BILLINGS, Mont. — The U.S. oil industry has filed a court challenge to new rules aimed at reducing the risk of catastrophic accidents involving crude moved by rail, following a string of fiery derailments in recent years. The American Petroleum Institute’s petition to the U.S. Circuit Court of Appeals in Washington, D.C., would set aside a requirement for improvements to railroad tank cars that are known to fail during accidents.
DES MOINES, Iowa — Prices for eggs and turkey meat are rising as an outbreak of bird flu in the Midwest claims an increasing number of chickens and turkeys. Market experts say grocery stores and wholesalers are trying to stock up on eggs, but there’s no need to worry about having enough turkeys for Thanksgiving. The cost of a carton of large eggs in the Midwest has jumped nearly 17 percent to $1.39 a dozen from $1.19 since mid-April when the virus began appearing in Iowa’s chicken flocks and farmers culled their flocks to contain any spread.
Walden seeks two-year funding extension
NEW YORK (AP) — In America, businessmen shake hands. In Japan, they bow. But all over the world airline executives engage in a greeting that is all their own: the exchange of model airplanes.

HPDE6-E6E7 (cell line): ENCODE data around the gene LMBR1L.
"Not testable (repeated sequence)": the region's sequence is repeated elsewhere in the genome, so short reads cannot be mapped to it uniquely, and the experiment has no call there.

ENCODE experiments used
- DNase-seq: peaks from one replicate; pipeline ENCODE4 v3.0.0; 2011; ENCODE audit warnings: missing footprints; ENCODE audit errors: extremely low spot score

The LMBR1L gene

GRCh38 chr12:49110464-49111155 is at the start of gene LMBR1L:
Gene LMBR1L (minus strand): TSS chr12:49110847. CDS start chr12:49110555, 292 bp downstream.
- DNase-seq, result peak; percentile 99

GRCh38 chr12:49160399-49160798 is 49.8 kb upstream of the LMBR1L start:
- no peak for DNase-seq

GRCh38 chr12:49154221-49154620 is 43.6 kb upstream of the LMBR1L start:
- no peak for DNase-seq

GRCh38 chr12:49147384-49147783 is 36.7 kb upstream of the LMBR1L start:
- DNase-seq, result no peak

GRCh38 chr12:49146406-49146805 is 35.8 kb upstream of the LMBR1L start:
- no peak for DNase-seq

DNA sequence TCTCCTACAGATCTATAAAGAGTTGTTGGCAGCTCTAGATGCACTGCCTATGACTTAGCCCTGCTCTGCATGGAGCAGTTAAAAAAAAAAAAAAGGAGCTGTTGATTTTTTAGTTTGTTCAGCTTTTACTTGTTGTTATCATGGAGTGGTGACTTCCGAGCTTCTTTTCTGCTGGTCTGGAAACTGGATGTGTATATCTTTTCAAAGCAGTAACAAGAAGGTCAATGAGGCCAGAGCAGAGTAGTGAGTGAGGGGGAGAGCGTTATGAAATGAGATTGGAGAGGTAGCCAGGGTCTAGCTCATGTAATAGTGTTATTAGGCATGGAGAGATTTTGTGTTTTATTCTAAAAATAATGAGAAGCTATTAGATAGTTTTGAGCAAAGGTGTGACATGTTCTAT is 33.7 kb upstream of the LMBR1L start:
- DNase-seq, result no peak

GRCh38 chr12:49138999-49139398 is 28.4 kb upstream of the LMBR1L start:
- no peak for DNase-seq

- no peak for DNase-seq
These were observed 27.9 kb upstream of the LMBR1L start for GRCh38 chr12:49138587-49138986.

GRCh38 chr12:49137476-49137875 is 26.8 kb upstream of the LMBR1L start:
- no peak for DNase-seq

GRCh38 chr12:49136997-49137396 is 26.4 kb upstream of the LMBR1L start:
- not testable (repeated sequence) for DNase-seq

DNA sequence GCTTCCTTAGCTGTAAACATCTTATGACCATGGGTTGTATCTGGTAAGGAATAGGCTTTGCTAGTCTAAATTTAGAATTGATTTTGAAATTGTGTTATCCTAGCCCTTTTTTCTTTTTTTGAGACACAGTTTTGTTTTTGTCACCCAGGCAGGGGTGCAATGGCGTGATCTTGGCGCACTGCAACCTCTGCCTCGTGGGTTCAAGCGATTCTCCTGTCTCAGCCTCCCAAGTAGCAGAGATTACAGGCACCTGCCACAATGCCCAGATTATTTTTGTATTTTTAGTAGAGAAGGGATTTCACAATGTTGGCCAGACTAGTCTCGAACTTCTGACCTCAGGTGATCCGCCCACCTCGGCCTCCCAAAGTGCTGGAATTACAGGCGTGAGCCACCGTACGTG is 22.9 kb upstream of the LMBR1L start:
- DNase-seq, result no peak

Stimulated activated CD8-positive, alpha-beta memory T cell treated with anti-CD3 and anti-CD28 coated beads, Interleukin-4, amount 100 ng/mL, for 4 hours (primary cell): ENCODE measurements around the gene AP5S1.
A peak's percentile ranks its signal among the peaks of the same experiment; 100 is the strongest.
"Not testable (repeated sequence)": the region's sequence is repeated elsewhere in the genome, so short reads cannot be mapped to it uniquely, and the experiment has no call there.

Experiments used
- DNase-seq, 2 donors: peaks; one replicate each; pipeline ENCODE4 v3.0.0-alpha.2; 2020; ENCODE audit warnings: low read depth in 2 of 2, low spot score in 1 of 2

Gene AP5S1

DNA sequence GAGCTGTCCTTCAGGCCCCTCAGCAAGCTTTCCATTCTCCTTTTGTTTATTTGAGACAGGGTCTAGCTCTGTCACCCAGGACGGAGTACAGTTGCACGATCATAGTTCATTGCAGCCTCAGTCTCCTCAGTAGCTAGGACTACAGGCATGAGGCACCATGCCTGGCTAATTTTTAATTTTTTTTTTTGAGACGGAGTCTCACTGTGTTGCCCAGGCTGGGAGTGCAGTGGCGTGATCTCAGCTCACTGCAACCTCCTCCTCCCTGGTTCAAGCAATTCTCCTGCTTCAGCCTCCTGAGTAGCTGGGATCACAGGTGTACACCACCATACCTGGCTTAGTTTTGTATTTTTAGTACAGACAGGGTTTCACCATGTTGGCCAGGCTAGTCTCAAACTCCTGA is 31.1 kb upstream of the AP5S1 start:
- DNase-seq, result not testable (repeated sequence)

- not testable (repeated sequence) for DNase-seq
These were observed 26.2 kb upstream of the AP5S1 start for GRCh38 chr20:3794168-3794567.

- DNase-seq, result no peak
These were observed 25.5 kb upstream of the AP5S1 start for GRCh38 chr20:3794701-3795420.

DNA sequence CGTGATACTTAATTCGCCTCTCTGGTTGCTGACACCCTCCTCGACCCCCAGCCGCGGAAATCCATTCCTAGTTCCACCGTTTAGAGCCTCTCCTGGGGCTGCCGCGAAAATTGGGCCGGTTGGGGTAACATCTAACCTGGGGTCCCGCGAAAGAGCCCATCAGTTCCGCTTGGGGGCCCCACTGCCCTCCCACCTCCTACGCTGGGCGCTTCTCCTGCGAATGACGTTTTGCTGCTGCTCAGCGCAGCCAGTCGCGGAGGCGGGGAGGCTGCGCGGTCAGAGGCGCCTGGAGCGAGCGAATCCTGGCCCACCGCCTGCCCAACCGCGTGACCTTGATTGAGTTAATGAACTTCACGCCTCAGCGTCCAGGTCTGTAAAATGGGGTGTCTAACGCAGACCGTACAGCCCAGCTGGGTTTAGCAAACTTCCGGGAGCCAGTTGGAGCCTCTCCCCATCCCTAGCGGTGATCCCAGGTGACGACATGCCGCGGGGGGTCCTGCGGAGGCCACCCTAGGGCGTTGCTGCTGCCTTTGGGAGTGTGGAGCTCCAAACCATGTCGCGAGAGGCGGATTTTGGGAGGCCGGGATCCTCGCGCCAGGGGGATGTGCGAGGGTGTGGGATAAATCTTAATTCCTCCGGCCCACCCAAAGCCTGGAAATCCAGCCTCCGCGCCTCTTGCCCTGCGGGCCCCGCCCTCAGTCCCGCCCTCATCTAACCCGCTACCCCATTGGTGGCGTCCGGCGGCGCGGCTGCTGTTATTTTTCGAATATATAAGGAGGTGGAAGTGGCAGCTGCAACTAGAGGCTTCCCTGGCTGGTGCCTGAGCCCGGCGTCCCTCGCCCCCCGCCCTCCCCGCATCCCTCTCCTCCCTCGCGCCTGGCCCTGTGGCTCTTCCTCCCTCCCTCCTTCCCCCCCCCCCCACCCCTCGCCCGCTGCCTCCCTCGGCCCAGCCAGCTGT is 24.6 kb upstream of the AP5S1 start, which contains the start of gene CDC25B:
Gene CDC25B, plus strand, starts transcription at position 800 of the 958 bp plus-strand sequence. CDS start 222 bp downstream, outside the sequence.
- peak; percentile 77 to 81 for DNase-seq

Analysis shows agencies are censoring more records now
RICHMOND, Va. — The public’s right to see government records is coming at an ever-increasing price, as authorities set fees and hourly charges that often prevent information from flowing.
WASHINGTON — Saboteurs, spies and thieves are expanding their computer attacks against a vulnerable American Internet infrastructure, chipping away at U.S. wealth and security over time, according to the latest U.S. intelligence appraisal of the top dangers facing the country.
Secret surveys seek to drive down population
LOS ANGELES (AP) — Negotiators reached a tentative contract covering West Coast dockworkers, likely ending a protracted labor dispute that snarled international trade at seaports handling about $1 trillion worth of cargo annually.
CINCINNATI — A retired teacher who sued a school district, saying administrators discriminated against her because of a phobia that makes her fear young children, lost her appeal in the federal case on Wednesday.
VATICAN CITY — Pope Francis has decried the “inhuman” conditions facing migrants crossing the U.S.-Mexico border and has encouraged communities there not to judge people by stereotypes but welcome migrants and work to end discrimination. Francis made the appeal in a letter to a Jesuit priest who helps organize Catholic teens in Nogales, Arizona, to support the Kino Border Initiative, which advocates a more humane solution to migration. The letter was dated Dec. 19 but was made public on Kino's website recently.
Democrat-controlled states eye mandates
Opinions allows religious objections
Millions sway outcome of state elections
PUEBLO, Colo. — The United States is about to begin destroying its largest remaining stockpile of chemical-laden artillery shells, marking a milestone in the global campaign to eradicate a debilitating weapon that still creeps into modern wars.